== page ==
The pantropical dolphin is a small dolphin that can be found living in most of the worlds tropical climates.
They are well-known for their acrobatic behaviors and are easily identifiable due to the spots located throughout their body.
The pantropical spotted dolphin can vary greatly in terms of size and color depending on its location.
The largest dolphins can grow to lengths of up to 7 ft and weigh more than 250 pounds.
At birth these dolphins appear to be a grayish color, however as they grow into adulthood they begin to develop a combination of light and dark spots or patches from the base of their dorsal fin to the bottom of their bellies.
In some cases young pantropical spotted dolphins may even be confused with bottlenose dolphins due to their similar shape and solid coloring.
They have aerodynamically shaped bodies with a long but slim beak and a medium – long sized dorsal fin located near the middle of its back side.
Their diet can change dramatically depending on the season and the type of food supply that is available in the area.
At night they can be seen making dives of up to 700 ft when searching for prey, although typical dives are no deeper than 200 ft.
During the day they prefer to stay in shallower waters between 300 – 1000 ft deep when hunting for food and/or socializing with other dolphins.
The pantropical dolphin is a social species and enjoys performing acrobatic feats to display of fitness and to communicate with other dolphins in the group.
Pods can consist of anywhere from 2 – 100 dolphins (although larger pods may form during certain social activities) and may be segmented by age and sex.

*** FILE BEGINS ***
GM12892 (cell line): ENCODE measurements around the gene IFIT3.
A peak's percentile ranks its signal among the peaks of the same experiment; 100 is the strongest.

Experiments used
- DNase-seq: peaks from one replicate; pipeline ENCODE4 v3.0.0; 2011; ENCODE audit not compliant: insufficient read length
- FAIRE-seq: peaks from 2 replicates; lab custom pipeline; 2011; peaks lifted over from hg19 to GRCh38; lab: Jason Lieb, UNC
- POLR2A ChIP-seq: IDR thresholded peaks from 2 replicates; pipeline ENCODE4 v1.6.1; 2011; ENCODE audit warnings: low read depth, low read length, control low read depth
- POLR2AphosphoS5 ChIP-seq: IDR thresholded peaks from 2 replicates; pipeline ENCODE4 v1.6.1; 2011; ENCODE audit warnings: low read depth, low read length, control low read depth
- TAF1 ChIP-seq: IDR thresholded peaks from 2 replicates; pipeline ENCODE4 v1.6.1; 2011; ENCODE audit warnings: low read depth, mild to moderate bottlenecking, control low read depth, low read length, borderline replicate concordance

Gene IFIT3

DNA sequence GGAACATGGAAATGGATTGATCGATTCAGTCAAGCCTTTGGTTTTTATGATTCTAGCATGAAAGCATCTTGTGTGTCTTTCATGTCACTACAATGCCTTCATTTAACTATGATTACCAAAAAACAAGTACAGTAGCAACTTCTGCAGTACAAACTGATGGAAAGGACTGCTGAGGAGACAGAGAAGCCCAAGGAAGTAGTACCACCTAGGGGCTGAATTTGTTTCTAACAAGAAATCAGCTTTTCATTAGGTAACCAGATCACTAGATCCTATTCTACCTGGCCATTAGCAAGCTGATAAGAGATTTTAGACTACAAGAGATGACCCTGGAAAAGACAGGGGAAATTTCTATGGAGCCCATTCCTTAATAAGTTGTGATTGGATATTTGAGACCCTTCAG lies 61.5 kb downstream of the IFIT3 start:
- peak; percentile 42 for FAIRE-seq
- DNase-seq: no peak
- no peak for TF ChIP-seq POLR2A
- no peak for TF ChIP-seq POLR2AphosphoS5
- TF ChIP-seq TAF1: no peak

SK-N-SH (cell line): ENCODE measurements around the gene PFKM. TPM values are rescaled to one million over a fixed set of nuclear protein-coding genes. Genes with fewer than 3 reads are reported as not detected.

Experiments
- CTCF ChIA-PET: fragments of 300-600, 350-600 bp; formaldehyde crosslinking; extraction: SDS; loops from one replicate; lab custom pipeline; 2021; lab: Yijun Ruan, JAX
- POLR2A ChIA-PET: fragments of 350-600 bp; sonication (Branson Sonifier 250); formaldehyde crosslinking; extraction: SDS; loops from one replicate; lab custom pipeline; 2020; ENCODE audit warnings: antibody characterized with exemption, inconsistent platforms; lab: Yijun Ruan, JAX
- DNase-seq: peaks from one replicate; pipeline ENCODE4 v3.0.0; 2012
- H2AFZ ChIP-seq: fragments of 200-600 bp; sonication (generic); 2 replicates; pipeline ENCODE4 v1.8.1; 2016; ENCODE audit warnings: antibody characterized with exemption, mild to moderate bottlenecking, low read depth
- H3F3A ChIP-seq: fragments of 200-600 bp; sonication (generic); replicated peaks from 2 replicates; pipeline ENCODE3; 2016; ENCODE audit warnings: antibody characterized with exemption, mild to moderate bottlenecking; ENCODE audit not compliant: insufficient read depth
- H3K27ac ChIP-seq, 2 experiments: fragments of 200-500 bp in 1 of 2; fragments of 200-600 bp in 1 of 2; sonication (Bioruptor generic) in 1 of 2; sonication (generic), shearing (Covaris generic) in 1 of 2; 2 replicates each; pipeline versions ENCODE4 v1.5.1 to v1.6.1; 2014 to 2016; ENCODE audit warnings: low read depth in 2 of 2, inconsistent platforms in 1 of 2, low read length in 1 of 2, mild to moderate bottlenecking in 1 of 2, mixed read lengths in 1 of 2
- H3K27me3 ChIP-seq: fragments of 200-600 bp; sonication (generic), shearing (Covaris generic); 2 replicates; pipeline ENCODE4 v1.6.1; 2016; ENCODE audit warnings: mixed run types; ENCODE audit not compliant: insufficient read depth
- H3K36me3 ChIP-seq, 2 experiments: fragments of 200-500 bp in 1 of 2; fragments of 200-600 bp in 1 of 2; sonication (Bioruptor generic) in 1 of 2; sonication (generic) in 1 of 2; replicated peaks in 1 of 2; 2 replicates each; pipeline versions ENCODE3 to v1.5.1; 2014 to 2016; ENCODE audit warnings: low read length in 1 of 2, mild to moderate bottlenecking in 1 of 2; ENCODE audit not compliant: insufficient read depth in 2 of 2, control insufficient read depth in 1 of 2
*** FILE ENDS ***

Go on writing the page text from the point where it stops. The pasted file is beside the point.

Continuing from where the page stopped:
Mothers have been known to develop close bonds with their children and in some cases have been seen caring for their young for up to 5 years, although most are able to hunt for food after 6 months – 2 years.
These dolphins communicate using a combination of clicks and whistles, which they use to inform other dolphins of food, nearby threats, a desire to mate or a number of other things.
They have also been found swimming and socializing with bottlenose dolphins.
The average gestation period (the period from conception to birth) for the pantropical dolphin is estimated to be around 11 months.
After birth the mother dolphin feeds her young a thick milk which she produces from her mammary glands.
When the baby dolphin reaches 3 – 6 months they are able to begin consuming fish and other forms of food, although in some situations the mother may continue to lactate and feed her child milk for up to 2 years.
Between the ages of 8 – 12 years most dolphins will become sexually mature and can then begin baring offspring of their own.
Female dolphins give birth to a single offspring once every 2 – 4 years on average and it is estimated that these dolphins have a lifespan of up to 45 years of age.
The pantropical dolphin can be found swimming in most warm – tropical climates such as Africa, South Brazil, The Bahamas, Hawaii and New England and are largely abundant in and around the continental shelf.
While these dolphins tend to prefer swimming in shallow waters they can be found moving into deeper waters when they begin hunting at night.
There are also a number of dolphins that live further out to sea depending on their location.
The pantropical dolphin is known to face threats from hunters looking to sell their meat, which ends up being processed and sold as tuna.
They also face threats from accidental catches in fishing nets, collisions with boats and highly populated tourist areas.
In terms of natural threats these dolphins may face occasional threats from predators such as killer whale and may become sick or ill from harmful parasites and natural diseases.